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Multisampling Anti-Aliasing: A Closeup View

May 22, 2003 / by aths / page 7 of 8 / translated by 3DCenter Translation Team

   Quality vs. supersampling: Can there be only one?

While multisampling calculates texture colours only per pixel, supersampling delivers automatic texture oversampling, which results in an effect similar to anisotropic filtering. At least in theory. In practise this is only true for GeForce cards. On Radeos, most drivers back-"correct" the texture detail via MIP-Map-LOD, to gain a bit of performance. With GeForce cards on the other hand the full quality advantage for textures is realised. On a Voodoo card it was necessary to alter the LOD control manually in order to get higher texture detail.

The "true" anisotropic filtering (short "AF"), is able to achieve equal quality with significantly less rendering power, thus the combination MSAA + AF is prefered. But compared to supersampling, multisampling has a disadvantage with textures when the so called "alpha testing" comes into play.

The alpha test can turn texture samples marked as translucent truly invisible, by abandoning the entire pixel after the alpha test and not writing it into the framebuffer. Especially older games make use of this technique. Edges within the texture emerge; supersampling smoothes that, multisampling of course doesn't. The texture doesn't get worse though, it just stays the way it would be without anti-aliasing.

When talking about textures, the term "Nyquist boundary" has to be mentioned as well. This boundary allows to calculate, which texture resolution has to be chosen for the image to be as sharp as possible without shimmering. In short, a ratio of "1 filtered texel per pixel" is ideal. But for AF more filtered texels per pixel are needed, and these have to be sampled from higher resolution MIP textures then.

Thanks to adaptive oversampling from higher resolution mipmap levels, AF reduces the bluriness of textures at sharp angles. The alpha texels are also sampled from the higher resolution textures. But in that case the alpha test is performed only once for the whole pixel, not per AF subsample. This is a violation of the Nyquist criterion and results in horrible flickering. The flickering would be less with AF disabled, but then its positive effects would obviously be lost as well.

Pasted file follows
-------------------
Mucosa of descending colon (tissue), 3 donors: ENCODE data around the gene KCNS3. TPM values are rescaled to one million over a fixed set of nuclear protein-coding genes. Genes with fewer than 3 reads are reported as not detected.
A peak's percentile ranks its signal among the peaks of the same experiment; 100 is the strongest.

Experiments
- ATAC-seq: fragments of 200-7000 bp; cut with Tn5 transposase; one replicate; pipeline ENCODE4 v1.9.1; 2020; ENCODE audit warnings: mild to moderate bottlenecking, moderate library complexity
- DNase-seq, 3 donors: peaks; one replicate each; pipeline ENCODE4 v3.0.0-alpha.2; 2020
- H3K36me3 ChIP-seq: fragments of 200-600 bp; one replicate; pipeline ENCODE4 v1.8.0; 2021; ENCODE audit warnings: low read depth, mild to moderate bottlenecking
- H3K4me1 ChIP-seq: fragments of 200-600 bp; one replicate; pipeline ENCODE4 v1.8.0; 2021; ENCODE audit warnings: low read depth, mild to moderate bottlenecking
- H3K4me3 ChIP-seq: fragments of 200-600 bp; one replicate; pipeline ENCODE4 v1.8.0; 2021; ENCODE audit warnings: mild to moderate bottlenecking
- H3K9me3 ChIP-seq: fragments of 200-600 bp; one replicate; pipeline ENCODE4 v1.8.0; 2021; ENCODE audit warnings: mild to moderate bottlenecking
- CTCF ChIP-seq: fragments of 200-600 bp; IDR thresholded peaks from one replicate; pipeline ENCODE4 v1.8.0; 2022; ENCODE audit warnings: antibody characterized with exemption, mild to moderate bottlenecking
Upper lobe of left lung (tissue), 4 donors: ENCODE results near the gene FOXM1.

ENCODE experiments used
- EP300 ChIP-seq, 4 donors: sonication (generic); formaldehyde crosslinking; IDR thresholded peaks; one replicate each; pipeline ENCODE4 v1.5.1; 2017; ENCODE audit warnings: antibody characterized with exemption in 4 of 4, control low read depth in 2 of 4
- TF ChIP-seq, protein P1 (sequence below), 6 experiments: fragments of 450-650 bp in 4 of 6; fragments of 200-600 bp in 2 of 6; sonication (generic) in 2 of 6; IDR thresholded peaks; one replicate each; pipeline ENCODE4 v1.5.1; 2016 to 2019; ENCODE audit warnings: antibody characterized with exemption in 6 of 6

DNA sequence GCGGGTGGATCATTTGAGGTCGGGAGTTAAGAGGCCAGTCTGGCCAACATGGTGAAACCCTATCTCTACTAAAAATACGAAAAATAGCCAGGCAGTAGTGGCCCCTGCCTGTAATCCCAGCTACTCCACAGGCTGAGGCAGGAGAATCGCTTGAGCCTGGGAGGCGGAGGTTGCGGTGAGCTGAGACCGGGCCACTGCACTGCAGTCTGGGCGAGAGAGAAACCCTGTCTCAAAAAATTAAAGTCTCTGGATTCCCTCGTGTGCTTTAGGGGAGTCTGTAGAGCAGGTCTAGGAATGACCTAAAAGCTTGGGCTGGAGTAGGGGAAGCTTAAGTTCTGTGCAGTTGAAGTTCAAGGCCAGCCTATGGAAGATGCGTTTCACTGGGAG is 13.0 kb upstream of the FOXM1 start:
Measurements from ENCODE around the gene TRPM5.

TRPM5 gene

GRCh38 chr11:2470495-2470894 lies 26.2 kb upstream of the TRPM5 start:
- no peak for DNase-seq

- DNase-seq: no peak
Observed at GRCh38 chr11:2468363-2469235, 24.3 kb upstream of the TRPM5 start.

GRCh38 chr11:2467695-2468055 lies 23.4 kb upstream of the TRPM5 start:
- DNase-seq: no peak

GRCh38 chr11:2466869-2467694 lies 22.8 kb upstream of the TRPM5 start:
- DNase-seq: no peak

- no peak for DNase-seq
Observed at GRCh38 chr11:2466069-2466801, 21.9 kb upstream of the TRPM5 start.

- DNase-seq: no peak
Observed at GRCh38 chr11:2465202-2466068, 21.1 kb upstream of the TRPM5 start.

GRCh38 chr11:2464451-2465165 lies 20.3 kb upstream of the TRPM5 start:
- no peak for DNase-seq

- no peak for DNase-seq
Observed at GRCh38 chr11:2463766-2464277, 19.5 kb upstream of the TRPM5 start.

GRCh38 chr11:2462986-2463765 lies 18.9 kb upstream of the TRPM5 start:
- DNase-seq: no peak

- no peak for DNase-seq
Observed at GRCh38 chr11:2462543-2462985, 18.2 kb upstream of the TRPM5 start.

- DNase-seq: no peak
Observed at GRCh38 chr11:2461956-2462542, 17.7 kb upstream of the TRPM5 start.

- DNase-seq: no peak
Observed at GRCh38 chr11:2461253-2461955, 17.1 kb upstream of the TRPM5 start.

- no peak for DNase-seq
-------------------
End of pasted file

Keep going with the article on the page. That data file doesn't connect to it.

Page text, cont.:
Supersampling does not solve this problem, but the quality is clearly improved: On one hand normal textures get an AF effect, and still can get better when AF is activated. But more importantly: the flickering with alpha textures is reduced because internally the entire alpha texture is sampled in smaller steps. Instead of just transparent pixels, supersampling now also permits transparent subpixels. This advantage is partly nullified again though, because due to the subtler internal texture sampling, it is also sampled from a higher resolution MIP-level (if that's available). But in practise, such a frame is still more comfortable to look at with supersampling than with multisampling, where especially branched treetops flicker tend to stronlgy flicker.

With alpha blending (instead of alpha testing) the flickering is more of a minor issue. Alpha blending allows smooth transitions between visible and tranparent. For example, a texel can be marked "20% visible". In this case the colour is sampled from the texture, and the data for this spot is read from the framebuffer. Then the two colours are mixed accordingly and the result is written back into the framebuffer. But there's a problem, alpha blending only works properly when rendering from back to front. That's because the objects in the back have to be visible through the ones in the front, not vice versa. But this back-to-front rendering order is disadvantageous with regards to efficiency (generally it is tried to render from front to back). Due to static rendering order, additional wrong results can occur from certain angles, as in Max Payne: from below the lattice stairs look fine, from above the snow shines through where bars are supposed to be.

As long as the rendering order takes into account which textures are treated with alpha blending, this method is superior in quality compared to alpha testing. But it requires more work from the graphics card and CPU.

From a quality point of view, the best solution appears to be a combination of supersampling and alpha blending. Unfortunately, all modern cards only offer supersampling (if at all) in the inefficient oversampling mode. This burns more performance than quality is generated. Hence, the multisampling/oversampling combinations offered by nVidia since GeForce3 are not recommendable. Except the case, when unused power is available without the option to invest it in higher resolutions. That the 4xS mode still reached popularity is mainly due to the generally bad 4x MSAA performance of GeForce3 and 4.

On the right 4xS: 4 subpixels, 2 subtexels. This mode is superior to 4x MS, but far from ideal.

For the sake of completeness also the 4xS-mode of GeForce3:

4xS was available via tweak programs long before it was announced officially for GeForce4.

Just as a side note, GeForce4 MX is only capable of 2x MSAA, 4x MSAA isn't possible. The 4x mode is simply 2x2 oversampling. 4xS, as a combination of 2x MSAA and 1x2 oversampling is still available though.

Time to draw a conclusion.

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